Genetic testing revealed the same E. coli bacteria was present in the people, the beef and the herd from which the steer was taken, state health officials said.
"Absolutely, it was the beef," Dr. John Lumpkin, head of the state Public Health Department, said Wednesday. "The most likely scenario is that the meat was not cooked completely through."
Lumpkin said E. coli from the steer's intestines cattle often carry the bacteria probably contaminated the meat when the animal was slaughtered and butchered.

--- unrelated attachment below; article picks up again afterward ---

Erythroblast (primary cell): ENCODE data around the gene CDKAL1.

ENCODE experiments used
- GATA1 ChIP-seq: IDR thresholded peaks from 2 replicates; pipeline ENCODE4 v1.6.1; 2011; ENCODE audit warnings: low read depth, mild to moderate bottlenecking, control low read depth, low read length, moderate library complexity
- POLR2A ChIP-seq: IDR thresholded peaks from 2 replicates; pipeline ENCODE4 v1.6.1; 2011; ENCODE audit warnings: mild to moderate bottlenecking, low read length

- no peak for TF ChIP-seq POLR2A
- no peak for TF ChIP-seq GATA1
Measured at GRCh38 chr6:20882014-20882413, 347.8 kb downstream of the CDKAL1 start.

The beef was served at a party held Labor Day weekend near Petersburg, about 25 miles northwest of Springfield. Of the more than 300 people who were sickened, 22 required hospitalization.
The E. coli strain can lead to intense cramps and bloody diarrhea. In severe cases, it can destroy red blood cells and interfere with kidney function.